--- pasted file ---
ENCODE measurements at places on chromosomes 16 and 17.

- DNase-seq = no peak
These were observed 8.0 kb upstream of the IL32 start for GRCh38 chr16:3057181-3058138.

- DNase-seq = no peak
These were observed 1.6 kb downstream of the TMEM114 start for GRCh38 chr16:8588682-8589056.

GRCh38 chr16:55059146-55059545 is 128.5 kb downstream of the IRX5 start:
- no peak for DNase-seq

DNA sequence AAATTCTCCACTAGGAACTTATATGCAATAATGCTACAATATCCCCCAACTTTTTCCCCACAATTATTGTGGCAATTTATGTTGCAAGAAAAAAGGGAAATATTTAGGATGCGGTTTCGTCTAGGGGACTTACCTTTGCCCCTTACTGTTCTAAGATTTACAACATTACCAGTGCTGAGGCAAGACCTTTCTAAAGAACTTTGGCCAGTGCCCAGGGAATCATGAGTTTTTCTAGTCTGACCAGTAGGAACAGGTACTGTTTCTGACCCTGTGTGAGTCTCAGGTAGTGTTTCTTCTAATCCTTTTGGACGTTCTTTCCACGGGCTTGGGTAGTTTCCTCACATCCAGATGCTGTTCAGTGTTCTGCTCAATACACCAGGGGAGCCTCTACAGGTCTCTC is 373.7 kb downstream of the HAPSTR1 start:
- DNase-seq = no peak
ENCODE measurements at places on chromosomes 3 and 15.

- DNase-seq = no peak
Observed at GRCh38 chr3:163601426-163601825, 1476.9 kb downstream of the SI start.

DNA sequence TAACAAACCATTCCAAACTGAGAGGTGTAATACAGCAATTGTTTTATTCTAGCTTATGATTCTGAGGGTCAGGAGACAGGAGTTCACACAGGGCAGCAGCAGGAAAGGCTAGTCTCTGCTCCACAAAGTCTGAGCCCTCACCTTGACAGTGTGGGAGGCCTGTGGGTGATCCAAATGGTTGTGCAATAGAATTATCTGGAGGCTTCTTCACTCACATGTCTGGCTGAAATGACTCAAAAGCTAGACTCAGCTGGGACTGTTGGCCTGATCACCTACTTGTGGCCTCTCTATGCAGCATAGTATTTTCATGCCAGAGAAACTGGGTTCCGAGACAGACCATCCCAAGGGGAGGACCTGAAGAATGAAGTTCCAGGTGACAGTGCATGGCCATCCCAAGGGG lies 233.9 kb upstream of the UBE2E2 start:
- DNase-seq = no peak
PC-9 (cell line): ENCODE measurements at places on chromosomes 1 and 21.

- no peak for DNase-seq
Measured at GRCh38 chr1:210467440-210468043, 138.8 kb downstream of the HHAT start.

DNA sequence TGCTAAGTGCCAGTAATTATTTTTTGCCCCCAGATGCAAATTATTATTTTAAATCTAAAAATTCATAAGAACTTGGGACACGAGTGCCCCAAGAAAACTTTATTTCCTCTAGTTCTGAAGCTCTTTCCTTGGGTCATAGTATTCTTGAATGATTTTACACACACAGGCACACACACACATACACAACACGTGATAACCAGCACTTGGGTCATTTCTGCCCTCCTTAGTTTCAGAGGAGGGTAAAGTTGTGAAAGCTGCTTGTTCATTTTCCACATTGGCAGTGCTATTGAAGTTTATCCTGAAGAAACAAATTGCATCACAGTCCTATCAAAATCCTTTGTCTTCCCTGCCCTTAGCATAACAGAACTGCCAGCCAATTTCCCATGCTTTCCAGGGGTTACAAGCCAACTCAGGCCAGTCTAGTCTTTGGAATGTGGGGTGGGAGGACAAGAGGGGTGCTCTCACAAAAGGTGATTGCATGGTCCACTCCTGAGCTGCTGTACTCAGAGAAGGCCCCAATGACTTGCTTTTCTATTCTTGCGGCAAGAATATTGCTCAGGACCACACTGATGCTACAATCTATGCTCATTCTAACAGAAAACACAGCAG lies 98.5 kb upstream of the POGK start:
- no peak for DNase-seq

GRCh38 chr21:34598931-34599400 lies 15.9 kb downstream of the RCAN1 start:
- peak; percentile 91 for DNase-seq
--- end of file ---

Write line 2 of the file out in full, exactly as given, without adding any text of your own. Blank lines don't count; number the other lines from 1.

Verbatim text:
- DNase-seq = no peak